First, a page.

The PATRIOT Act also violates Article I, Section 9 of the Constitution, which guarantees the right to petition the courts to issue a writ of habeas corpus to require the government to produce a prisoner or suspect in order to determine the legality of the detention. Only Congress may order a suspension of the right of the writ, and then only in “Cases of Rebellion or Invasion.” Congress did not suspend this right; nothing during or subsequent to the 9/11 attack indicated either a rebellion or invasion under terms of the Constitution.

            Among the provisions of the PATRIOT Act, which 277 House members apparently believe is necessary for American security, is Section 215, which allows the government to seize all library records of any individual. Apparently, the government believes that reading is just another part of a wide terrorist conspiracy. A white-haired grandmother who checks out murder mysteries from the library could be a serial killer, according to the government's logic.

            Several federal court cases, including decisions by the Supreme Court, with most of its members politically conservative, ruled that provisions of the PATRIOT Act are unconstitutional. Implementation of those rulings are slow or under appeal.

              Among organizations that oppose the PATRIOT Act are the ACLU, American Bar Association, American Booksellers Association, American Library Association, and the National Council of Churches.  Among liberals who have led opposition to the Act are Sen. Russ Feingold (D-Wisc.) and Rep. Dennis Kucinich (D-Ohio). Among conservatives opposing the Act are former House Speaker Newt Gingrich (R-Ga.), former Rep. Bob Barr (R-Ga.), who had been a U.S. attorney, Rep. Ron Paul (R-Tex) and Sen. Rand Paul (R-Ky.). Among conservative organizations that oppose the PATRIOT Act are the American Conservative Union, Free Congress Foundation, and the Second Amendment Foundation.

            Some of society's denser citizens have claimed that not only must the nation sacrifice some of its civil liberties in order to defeat terrorism, but that they personally have never had their own rights suppressed. Nevertheless, there are hundreds of cases of persons whose civil liberties have been threatened. In only the first three years after the PATRIOT Act was placed into law, there were about 360 arrests, with only 39 convictions, half resulting in jail sentences of less than 11 months, indicating minor infractions. Reports from the inspector general of the Department of Justice revealed that the government had consistently exceeded its authority to investigate and prosecute civilians under guise of the PATRIOT Act. Numerous arrests for non-terrorist activity include a couple aboard a flight who were charged as terrorists for having engaged in "overt sexual activity," and a woman who was jailed three months in 2007 as a terrorist for raising her voice to a flight attendant.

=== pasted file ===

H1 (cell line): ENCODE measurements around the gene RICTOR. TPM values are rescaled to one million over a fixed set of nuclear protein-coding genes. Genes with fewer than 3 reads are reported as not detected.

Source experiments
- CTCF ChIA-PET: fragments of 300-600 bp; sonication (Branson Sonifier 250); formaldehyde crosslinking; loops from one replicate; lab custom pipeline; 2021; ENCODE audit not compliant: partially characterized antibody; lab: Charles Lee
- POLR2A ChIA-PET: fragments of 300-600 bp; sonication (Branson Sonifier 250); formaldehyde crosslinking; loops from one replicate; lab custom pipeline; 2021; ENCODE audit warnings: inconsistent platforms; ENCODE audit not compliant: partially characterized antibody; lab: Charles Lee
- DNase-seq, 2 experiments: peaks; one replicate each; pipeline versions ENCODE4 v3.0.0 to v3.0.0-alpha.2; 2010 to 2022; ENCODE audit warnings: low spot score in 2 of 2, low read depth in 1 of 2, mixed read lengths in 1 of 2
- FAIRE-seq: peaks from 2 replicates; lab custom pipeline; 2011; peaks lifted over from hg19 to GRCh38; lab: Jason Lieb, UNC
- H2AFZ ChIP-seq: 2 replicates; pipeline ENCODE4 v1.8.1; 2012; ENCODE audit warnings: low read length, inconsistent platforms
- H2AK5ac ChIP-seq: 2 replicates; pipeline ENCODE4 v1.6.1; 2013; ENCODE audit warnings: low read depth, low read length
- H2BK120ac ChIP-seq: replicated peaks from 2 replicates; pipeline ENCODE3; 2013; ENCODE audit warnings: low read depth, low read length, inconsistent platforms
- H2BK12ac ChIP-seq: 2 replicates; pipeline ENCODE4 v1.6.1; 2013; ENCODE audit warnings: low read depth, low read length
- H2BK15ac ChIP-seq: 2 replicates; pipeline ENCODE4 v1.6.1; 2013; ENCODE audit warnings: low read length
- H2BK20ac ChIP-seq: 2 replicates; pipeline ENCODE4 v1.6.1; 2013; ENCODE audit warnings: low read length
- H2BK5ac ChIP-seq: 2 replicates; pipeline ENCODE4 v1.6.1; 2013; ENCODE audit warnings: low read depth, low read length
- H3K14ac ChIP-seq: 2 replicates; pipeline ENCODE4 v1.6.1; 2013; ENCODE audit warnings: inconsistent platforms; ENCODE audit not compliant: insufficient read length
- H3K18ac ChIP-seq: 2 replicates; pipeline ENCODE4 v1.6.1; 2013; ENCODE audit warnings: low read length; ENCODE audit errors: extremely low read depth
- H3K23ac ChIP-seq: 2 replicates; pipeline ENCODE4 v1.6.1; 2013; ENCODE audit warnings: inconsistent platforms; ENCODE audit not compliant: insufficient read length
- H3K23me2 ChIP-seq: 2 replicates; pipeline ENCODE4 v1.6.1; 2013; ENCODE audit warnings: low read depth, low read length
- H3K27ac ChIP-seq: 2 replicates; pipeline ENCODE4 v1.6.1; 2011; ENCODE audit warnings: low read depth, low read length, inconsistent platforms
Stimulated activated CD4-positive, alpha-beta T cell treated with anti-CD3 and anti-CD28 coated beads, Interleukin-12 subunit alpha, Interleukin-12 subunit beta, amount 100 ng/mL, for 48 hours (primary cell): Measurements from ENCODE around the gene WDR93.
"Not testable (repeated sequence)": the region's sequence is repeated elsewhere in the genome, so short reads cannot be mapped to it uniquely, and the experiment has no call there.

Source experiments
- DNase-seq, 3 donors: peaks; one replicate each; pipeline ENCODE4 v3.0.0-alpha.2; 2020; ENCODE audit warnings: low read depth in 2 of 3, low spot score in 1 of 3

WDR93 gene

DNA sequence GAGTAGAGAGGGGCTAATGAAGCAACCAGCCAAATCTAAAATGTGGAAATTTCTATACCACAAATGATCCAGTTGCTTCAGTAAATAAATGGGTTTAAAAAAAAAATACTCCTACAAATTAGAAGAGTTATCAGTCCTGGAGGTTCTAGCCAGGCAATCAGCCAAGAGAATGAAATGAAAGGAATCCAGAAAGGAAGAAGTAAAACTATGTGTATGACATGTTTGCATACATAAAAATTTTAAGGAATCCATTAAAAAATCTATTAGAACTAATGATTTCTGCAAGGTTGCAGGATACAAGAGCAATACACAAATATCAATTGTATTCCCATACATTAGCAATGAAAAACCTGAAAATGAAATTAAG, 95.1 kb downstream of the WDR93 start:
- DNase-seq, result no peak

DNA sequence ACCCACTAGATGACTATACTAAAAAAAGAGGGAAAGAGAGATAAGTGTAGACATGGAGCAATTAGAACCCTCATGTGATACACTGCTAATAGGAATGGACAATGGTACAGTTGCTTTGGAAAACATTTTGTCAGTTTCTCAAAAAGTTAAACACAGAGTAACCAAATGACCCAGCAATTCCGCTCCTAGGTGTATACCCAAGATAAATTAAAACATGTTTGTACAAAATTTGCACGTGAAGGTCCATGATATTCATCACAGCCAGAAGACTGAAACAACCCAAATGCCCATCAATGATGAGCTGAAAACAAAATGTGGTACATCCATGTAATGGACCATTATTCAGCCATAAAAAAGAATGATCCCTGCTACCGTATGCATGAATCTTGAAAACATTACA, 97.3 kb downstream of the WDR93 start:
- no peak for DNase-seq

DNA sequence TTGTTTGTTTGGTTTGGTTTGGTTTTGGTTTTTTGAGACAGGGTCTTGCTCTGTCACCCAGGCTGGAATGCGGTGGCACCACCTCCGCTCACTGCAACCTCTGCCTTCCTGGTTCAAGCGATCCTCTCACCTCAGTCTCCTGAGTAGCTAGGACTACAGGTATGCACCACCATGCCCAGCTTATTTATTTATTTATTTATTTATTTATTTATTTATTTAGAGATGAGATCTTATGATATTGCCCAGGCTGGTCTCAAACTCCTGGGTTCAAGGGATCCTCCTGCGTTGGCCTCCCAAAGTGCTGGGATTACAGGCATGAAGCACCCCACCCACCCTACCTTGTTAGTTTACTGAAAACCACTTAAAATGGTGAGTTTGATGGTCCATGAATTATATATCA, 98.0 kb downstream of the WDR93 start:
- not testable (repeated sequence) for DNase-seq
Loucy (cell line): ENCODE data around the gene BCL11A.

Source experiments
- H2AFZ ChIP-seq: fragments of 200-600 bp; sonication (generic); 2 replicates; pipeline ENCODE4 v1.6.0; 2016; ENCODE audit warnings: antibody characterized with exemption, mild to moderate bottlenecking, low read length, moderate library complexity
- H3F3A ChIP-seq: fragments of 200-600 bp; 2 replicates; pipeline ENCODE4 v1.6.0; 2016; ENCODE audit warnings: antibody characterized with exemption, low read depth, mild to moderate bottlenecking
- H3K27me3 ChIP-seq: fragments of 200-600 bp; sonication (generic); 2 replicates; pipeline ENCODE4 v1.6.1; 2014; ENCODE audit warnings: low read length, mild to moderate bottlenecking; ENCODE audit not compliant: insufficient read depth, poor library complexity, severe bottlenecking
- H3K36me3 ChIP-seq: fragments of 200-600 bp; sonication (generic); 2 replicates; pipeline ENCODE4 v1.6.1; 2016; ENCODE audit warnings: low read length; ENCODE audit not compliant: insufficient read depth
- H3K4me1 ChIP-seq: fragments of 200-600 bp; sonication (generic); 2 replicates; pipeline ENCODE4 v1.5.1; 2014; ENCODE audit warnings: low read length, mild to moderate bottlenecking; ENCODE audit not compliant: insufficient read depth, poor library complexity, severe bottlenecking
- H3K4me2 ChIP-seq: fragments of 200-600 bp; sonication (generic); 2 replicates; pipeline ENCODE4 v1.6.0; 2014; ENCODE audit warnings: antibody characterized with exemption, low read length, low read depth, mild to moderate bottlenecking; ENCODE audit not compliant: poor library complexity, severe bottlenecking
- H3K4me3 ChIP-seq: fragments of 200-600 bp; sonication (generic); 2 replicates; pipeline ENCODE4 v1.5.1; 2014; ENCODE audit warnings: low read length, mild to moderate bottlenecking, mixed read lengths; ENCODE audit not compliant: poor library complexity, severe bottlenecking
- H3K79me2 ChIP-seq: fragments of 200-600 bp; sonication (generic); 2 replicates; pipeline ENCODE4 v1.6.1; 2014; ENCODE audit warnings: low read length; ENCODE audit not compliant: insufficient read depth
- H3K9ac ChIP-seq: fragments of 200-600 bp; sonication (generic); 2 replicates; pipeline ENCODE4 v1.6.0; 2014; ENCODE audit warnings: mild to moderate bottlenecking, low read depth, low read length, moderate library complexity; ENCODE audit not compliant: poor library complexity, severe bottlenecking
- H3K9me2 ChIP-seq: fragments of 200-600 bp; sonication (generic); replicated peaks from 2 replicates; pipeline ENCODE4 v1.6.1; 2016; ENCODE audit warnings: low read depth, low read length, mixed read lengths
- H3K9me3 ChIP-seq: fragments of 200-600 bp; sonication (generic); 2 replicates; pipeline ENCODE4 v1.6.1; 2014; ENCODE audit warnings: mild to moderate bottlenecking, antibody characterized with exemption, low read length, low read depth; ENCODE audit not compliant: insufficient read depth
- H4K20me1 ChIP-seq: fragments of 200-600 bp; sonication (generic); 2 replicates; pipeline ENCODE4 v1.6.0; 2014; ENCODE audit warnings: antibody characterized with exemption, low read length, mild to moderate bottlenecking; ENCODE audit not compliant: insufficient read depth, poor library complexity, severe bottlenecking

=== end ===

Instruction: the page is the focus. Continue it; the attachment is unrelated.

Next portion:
In March 2010, President Obama signed a one-year extension on the Act, and now says he wants the Act to continue through 2013.

            And that may be the worst part of the President's legacy. The constitutional law scholar and professor, who has strong beliefs for human rights but who has not been forceful in speaking out against the Act's most heinous sections, is now a leading proponent to extend the very document that conflicts with his principles and the nation's Bill of Rights.

 

[Dr. Brasch is author of the critically-acclaimed America's Unpatriotic Acts, the first book to look in-depth at the PATRIOT Act and its effect upon American citizens. The book is available through amazon.com, as are his 15 other books, most on history and contemporary social issues.]

 

 

Tell your Senators to support the DREAM Act

From the Restore Fairness blog-

In a historic bipartisan vote, the U.S House of Representatives passed the DREAM Act on December 8th, bringing the hopes of thousands of young people that have built their lives in America, one step closer to being realized. Soon the Senate will bring the House-approved version of the bill to the floor for a vote, and we need you to make sure that your Senators will vote to make the DREAM Act a reality.

If passed, legislation would provide a clear legal pathway for immigrant youth, who have been raised in the United States and who will pursue higher education or serve the United States Armed Forces, to become U.S. citizens and live the American dream.

We need to flood the Senate with phone calls and ensure that we get the 60 votes needed to pass the DREAM Act.

1.  Dial the switchboard 1-866-587-3023
2.

2. Ask the operator for a Senator from the target list

3. When the receptionist picks up leave a message urging the Senator to vote yes on the DREAM Act.

Follow up your phone call with a letter to your Senators telling them why they need to get behind the DREAM Act. Their vote could make the difference between granting or breaking the dreams of thousands. Take action now.

For the first time in history we were able to pass the DREAM Act in the House. Let’s not stop now.

Photo courtesy of dreamactivist.org

Learn. Share. Act. Go to restorefairness.org